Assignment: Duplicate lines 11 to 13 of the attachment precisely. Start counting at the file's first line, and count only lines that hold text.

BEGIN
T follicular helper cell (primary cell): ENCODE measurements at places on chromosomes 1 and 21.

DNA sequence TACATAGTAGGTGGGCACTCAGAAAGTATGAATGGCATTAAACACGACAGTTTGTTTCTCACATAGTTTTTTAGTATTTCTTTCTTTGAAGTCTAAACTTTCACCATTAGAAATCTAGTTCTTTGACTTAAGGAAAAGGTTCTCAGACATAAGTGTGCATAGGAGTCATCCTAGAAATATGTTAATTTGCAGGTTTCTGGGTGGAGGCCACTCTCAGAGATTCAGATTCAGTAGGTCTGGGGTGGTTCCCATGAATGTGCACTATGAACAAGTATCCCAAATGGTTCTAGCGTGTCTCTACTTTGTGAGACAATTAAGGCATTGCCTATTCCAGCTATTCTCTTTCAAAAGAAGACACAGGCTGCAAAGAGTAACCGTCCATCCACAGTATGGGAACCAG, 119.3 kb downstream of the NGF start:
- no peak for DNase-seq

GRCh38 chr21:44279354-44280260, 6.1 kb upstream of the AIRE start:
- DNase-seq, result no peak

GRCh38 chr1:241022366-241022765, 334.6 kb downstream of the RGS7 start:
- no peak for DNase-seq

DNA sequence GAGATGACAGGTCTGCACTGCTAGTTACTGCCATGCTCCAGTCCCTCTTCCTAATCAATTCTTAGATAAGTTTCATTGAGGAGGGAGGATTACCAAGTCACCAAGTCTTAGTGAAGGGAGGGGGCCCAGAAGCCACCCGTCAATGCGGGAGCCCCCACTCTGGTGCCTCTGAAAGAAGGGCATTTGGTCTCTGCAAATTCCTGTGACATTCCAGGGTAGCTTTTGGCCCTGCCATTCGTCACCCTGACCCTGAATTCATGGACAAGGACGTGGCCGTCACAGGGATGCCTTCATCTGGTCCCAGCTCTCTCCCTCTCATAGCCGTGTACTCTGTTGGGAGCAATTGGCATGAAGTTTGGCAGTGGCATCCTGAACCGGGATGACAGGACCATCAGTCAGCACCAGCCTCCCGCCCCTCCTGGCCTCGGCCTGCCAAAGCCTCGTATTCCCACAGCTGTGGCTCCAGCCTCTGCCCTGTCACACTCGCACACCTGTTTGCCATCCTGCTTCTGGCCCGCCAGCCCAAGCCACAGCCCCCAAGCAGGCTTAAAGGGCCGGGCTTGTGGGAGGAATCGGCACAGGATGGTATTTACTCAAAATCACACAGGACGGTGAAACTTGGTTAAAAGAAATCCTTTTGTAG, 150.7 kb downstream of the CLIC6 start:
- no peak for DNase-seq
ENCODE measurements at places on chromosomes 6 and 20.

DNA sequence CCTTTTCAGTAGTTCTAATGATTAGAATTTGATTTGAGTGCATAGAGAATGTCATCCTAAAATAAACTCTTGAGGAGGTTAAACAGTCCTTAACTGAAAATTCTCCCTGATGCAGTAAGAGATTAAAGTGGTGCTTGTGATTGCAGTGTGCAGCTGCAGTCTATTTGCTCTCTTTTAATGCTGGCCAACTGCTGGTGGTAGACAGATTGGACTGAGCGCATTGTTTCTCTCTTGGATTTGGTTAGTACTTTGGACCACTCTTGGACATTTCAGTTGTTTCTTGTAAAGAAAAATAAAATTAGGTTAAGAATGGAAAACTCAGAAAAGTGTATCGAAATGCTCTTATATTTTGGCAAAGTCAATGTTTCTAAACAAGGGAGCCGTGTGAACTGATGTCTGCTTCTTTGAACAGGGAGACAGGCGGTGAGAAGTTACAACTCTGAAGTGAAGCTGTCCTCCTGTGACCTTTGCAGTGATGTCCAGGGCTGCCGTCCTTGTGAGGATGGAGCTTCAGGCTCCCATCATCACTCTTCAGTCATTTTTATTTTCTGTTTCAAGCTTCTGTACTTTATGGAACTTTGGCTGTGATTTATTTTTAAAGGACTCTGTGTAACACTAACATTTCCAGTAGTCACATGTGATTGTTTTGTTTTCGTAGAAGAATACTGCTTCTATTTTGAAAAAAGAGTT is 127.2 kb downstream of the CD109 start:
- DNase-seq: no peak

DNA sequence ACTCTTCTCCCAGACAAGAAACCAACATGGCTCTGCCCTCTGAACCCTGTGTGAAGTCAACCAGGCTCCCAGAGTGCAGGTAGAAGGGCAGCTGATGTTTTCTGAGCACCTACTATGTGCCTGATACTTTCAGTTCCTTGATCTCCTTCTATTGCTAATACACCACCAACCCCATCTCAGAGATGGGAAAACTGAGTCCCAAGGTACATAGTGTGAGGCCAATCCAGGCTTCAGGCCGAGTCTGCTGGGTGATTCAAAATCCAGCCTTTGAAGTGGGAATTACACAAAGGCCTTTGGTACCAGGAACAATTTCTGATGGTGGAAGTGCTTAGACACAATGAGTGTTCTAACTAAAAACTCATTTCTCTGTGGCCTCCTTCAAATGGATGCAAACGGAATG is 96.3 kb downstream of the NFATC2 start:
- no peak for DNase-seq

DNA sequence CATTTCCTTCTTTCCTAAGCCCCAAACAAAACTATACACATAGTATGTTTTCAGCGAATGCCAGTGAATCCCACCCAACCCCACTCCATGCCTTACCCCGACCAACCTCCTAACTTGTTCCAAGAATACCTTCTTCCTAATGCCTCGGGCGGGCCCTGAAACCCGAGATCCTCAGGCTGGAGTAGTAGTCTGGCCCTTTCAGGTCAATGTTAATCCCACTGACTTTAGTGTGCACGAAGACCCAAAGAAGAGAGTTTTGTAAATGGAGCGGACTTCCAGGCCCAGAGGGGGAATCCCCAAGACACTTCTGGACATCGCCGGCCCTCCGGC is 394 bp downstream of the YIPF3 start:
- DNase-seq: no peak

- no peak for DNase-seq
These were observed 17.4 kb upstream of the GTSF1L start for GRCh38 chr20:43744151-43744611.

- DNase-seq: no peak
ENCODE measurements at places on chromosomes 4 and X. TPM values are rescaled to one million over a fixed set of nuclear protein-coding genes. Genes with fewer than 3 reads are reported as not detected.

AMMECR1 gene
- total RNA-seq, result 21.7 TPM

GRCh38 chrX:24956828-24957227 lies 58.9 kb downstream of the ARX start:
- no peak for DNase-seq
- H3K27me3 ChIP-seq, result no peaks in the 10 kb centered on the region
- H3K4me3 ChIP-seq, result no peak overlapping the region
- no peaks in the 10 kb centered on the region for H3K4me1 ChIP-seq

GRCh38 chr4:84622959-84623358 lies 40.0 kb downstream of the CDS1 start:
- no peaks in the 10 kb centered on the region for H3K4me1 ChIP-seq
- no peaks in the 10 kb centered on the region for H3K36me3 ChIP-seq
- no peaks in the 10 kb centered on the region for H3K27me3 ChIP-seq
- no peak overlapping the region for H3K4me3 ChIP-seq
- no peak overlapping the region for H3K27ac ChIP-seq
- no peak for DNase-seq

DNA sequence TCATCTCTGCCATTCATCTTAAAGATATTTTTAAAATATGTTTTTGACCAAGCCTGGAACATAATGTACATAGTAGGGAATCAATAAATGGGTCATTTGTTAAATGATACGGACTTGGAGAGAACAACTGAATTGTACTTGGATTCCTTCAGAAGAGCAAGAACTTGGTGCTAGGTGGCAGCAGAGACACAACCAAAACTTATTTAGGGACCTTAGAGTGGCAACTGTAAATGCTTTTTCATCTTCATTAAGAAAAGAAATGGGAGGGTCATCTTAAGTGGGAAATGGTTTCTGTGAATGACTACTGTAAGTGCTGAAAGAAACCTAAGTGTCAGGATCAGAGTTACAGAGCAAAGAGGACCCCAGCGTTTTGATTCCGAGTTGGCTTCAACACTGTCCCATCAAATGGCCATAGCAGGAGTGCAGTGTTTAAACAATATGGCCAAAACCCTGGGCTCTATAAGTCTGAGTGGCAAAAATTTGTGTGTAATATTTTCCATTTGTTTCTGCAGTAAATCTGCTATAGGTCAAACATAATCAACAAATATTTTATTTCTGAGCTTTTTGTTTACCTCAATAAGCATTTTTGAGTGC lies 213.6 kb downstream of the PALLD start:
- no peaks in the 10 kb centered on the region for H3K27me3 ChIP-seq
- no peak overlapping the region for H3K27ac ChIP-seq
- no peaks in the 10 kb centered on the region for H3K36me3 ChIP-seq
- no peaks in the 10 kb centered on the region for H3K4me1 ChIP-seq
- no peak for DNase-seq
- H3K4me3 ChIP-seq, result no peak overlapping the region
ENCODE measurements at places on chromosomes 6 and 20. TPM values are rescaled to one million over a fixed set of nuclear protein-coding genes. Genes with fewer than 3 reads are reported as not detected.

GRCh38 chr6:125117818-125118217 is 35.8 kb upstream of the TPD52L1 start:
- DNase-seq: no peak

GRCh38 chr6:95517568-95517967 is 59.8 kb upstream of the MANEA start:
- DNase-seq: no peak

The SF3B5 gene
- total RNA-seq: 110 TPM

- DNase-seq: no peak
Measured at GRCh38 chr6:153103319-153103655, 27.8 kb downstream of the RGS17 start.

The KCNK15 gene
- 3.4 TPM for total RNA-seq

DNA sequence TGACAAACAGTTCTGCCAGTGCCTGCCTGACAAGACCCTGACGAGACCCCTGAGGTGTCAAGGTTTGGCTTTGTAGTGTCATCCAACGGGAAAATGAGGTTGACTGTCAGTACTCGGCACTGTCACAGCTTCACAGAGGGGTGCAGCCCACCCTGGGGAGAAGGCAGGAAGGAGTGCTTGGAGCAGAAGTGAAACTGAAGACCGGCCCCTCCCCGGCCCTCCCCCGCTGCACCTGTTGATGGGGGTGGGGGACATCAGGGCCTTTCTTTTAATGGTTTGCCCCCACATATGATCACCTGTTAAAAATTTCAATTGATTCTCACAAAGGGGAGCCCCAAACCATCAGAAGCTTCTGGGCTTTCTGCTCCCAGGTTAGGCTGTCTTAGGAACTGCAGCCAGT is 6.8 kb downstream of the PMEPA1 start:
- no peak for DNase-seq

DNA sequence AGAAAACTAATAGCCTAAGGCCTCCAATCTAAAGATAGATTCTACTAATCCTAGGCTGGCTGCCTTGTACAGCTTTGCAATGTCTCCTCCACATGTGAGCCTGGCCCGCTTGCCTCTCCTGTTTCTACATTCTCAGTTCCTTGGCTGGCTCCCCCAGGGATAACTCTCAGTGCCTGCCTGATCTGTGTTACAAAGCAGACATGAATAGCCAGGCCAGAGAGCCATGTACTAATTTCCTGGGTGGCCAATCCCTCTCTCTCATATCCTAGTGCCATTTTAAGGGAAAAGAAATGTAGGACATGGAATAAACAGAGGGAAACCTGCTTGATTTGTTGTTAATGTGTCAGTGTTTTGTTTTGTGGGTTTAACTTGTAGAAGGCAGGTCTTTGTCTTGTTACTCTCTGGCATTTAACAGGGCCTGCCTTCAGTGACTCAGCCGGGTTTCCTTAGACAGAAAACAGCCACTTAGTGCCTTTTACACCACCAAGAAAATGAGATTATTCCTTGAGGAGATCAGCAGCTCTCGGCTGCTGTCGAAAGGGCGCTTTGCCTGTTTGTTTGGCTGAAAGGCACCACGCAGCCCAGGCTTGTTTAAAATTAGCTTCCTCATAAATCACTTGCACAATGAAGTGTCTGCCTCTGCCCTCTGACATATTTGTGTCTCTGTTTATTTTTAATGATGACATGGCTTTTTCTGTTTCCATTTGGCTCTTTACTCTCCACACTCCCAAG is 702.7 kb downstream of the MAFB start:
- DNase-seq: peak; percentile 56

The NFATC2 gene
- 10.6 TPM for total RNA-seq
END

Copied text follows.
DNA sequence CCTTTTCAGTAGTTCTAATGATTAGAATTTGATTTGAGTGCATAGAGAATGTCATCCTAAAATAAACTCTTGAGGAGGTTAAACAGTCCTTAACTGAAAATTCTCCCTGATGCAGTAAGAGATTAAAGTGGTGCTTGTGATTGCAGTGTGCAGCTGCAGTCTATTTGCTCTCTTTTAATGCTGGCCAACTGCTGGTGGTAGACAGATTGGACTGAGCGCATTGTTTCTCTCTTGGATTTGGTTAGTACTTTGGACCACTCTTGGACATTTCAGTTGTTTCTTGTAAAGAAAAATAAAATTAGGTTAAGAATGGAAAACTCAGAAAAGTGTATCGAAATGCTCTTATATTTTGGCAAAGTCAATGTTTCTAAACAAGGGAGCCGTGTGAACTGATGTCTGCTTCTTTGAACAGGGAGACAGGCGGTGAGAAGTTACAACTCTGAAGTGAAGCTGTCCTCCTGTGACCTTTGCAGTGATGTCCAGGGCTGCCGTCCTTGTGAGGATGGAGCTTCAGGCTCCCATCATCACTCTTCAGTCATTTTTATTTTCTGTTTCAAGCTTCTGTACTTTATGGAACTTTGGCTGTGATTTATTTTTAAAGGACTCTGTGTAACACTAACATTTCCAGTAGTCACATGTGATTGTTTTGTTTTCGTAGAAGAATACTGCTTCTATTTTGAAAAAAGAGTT is 127.2 kb downstream of the CD109 start:
- DNase-seq: no peak

DNA sequence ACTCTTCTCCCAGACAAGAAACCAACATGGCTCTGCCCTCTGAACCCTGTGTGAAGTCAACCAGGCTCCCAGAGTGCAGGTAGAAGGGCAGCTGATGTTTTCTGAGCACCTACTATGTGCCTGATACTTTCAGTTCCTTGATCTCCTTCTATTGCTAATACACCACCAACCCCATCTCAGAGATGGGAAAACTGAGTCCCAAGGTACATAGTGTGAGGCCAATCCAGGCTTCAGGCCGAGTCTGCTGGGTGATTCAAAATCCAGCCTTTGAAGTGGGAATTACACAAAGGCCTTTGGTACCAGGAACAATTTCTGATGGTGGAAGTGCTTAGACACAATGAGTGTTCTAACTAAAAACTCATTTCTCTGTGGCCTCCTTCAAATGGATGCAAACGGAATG is 96.3 kb downstream of the NFATC2 start: